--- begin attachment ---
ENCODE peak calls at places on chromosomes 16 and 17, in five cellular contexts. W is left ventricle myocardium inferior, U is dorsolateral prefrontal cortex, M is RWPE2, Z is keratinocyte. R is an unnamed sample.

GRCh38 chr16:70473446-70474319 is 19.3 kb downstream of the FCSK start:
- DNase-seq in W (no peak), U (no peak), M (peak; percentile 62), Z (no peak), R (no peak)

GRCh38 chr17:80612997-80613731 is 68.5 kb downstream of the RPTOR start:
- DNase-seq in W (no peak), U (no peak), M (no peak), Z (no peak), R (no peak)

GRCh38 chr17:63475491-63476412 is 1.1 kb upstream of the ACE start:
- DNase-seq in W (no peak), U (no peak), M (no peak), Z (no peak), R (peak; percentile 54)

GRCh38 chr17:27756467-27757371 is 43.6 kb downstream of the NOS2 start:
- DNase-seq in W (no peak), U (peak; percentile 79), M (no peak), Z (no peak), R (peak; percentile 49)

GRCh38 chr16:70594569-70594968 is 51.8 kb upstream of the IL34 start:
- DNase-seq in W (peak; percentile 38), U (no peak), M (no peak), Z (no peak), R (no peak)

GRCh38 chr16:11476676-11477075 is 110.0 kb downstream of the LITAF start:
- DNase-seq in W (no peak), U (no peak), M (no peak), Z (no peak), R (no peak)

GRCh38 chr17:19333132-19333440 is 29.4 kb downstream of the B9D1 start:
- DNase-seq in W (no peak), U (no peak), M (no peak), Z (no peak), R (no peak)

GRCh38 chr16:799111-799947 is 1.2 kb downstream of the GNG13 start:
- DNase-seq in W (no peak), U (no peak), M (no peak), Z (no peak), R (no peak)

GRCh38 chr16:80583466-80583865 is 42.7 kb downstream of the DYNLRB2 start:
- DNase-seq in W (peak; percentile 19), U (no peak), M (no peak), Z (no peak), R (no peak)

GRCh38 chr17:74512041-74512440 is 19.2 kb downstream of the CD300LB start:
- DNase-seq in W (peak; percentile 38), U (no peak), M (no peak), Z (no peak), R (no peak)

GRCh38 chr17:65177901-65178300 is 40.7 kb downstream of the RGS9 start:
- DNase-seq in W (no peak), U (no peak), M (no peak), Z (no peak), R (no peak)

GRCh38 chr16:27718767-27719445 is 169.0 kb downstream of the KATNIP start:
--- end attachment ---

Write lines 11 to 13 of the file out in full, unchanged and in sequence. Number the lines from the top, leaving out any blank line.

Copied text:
- DNase-seq in W (peak; percentile 38), U (no peak), M (no peak), Z (no peak), R (no peak)

GRCh38 chr16:11476676-11477075 is 110.0 kb downstream of the LITAF start:
- DNase-seq in W (no peak), U (no peak), M (no peak), Z (no peak), R (no peak)